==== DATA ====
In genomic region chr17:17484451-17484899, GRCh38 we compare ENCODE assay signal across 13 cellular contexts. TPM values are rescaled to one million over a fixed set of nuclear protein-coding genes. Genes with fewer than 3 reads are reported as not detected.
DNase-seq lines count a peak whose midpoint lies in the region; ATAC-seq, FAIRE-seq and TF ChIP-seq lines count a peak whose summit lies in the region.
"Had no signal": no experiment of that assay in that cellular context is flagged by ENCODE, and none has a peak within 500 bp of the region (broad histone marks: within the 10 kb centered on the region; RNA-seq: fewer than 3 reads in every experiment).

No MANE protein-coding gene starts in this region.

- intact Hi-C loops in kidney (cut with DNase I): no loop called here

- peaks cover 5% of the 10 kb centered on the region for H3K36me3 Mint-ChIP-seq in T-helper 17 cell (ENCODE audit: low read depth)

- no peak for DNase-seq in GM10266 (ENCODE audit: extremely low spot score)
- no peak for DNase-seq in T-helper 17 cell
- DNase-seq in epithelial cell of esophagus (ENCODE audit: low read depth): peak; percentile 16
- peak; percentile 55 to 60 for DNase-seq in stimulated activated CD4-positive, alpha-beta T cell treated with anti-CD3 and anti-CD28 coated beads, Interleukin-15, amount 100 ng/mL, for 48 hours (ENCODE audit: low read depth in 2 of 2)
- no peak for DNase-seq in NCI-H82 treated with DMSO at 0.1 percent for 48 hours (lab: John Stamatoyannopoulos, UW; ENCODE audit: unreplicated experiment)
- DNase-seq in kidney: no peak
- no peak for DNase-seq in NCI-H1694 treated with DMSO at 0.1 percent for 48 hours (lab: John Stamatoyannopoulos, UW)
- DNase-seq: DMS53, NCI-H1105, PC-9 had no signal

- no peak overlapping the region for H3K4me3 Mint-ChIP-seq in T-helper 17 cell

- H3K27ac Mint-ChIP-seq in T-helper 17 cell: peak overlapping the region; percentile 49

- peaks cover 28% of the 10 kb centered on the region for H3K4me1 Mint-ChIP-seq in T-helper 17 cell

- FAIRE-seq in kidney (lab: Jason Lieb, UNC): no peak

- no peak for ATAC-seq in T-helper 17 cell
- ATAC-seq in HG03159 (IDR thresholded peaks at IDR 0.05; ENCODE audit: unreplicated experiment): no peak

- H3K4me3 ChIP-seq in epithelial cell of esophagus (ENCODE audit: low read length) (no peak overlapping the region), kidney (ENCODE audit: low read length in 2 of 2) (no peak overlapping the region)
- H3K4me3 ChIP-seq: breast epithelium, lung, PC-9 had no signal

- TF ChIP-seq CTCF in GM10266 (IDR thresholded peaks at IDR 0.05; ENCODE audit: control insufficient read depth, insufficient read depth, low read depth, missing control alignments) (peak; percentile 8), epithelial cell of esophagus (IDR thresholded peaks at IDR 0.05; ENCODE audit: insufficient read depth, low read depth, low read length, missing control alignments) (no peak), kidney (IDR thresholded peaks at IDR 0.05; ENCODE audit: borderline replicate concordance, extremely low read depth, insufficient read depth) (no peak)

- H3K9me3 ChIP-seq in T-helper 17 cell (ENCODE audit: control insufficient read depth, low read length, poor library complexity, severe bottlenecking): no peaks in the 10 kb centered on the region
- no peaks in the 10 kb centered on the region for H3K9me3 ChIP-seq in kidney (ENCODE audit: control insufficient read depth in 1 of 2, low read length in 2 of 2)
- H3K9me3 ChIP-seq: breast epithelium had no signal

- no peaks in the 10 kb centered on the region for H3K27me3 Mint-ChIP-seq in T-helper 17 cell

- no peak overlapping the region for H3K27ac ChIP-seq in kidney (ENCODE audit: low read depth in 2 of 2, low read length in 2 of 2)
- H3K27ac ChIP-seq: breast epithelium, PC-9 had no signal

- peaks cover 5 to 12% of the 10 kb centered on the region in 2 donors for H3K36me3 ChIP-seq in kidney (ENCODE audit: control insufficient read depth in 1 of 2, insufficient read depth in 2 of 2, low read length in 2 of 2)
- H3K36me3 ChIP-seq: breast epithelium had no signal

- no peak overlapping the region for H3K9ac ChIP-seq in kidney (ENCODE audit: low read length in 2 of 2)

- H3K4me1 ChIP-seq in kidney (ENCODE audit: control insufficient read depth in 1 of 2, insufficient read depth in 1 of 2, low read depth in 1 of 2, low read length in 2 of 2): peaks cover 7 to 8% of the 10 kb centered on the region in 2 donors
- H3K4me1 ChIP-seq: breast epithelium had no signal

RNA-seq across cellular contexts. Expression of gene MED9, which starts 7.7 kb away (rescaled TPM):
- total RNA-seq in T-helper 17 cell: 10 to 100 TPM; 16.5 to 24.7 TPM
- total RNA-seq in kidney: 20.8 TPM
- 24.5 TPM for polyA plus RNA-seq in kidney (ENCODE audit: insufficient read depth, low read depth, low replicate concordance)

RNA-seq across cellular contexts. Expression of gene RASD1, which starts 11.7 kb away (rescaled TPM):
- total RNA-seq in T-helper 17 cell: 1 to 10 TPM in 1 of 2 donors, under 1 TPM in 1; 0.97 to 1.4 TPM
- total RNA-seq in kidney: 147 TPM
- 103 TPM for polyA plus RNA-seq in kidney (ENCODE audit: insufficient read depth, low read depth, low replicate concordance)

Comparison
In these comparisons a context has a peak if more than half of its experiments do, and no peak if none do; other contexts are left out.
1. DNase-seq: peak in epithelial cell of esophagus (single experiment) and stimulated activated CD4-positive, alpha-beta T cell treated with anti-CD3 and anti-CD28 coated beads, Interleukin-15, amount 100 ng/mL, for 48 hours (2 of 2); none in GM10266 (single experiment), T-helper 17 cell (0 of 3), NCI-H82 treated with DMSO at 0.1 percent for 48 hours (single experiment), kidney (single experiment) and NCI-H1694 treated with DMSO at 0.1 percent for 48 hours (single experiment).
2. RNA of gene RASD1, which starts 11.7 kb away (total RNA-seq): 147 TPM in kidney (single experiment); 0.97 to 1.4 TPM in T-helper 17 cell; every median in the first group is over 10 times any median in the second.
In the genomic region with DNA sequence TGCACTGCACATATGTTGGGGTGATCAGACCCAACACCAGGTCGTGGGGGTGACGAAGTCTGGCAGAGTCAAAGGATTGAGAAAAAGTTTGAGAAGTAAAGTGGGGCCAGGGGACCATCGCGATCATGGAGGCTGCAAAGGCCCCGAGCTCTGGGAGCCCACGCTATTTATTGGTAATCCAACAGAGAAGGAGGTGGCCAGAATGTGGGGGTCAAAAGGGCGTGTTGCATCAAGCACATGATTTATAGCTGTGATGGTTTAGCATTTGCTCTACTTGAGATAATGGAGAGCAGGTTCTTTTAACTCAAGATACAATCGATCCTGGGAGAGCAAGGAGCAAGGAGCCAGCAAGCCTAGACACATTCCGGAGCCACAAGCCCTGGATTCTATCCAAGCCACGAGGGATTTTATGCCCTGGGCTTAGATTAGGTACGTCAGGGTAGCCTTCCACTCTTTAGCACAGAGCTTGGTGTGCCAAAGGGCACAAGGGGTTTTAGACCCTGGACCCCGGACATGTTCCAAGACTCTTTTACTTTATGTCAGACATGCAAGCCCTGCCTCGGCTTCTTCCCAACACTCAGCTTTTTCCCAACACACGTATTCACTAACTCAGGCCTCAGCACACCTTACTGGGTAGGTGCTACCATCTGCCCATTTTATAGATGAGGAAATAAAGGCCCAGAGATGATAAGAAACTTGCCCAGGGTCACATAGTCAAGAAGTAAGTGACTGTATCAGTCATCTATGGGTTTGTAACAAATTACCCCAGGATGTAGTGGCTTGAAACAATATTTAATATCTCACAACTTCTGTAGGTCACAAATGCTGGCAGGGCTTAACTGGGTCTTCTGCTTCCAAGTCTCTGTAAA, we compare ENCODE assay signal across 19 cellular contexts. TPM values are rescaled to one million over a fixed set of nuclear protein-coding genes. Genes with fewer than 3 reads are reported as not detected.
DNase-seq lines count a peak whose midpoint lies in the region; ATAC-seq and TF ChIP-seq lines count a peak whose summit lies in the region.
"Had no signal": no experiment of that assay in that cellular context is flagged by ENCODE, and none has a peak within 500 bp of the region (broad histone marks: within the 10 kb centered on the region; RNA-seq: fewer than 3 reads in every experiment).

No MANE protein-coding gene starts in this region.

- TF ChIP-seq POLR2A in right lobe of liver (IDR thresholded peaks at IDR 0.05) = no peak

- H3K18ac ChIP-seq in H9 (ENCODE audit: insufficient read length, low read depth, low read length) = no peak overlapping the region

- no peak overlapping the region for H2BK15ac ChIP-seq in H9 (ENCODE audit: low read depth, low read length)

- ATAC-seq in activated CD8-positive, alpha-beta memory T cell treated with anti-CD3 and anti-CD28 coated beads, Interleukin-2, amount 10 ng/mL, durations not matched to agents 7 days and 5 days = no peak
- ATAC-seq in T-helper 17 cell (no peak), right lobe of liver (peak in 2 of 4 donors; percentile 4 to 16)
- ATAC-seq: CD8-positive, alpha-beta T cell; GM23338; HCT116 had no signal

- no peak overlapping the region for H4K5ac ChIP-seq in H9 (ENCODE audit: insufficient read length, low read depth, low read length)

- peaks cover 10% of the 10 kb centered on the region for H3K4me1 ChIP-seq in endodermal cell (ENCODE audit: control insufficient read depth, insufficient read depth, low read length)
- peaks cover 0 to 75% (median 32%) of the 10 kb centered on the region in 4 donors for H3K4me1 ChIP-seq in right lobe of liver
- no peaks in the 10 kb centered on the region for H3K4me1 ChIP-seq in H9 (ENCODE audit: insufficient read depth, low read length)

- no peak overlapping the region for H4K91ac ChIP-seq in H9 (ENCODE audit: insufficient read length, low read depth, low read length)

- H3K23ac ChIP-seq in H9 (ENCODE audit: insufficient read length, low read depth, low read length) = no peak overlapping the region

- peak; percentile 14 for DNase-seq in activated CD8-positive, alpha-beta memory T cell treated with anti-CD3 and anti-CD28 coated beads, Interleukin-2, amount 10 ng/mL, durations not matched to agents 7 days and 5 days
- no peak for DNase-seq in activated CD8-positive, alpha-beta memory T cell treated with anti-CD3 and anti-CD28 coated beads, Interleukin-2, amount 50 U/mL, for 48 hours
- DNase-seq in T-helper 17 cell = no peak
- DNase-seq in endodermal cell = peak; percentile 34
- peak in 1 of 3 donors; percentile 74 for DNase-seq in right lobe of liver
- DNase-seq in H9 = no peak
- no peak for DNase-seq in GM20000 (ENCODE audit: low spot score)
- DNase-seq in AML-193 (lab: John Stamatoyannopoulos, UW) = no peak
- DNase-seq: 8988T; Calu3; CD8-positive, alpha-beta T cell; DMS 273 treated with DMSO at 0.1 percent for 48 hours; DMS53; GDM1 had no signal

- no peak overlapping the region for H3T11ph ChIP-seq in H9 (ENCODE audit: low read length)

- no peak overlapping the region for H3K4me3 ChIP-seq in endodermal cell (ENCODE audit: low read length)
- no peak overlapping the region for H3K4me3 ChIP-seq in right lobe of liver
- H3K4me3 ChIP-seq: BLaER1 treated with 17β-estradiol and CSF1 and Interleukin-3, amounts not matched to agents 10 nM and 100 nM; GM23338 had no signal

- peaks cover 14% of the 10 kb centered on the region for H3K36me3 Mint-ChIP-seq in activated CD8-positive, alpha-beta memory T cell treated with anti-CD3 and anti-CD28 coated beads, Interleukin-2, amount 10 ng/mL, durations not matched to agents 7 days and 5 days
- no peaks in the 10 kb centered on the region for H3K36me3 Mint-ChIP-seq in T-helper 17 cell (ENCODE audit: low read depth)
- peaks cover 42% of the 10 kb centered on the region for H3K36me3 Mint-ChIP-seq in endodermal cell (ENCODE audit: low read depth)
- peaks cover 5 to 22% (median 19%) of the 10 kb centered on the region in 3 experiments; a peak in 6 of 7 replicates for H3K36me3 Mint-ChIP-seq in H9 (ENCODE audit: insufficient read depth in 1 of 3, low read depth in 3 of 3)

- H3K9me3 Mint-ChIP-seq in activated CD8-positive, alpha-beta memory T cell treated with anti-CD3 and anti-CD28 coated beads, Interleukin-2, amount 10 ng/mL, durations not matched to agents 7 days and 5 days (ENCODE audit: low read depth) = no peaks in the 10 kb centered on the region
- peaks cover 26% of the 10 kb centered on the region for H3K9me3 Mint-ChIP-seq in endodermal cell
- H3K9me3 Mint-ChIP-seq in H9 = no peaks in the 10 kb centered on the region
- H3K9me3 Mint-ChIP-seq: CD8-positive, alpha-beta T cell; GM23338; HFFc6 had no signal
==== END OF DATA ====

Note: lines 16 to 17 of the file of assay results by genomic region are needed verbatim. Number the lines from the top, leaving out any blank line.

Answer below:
- H3K27ac Mint-ChIP-seq in T-helper 17 cell: peak overlapping the region; percentile 49

- peaks cover 28% of the 10 kb centered on the region for H3K4me1 Mint-ChIP-seq in T-helper 17 cell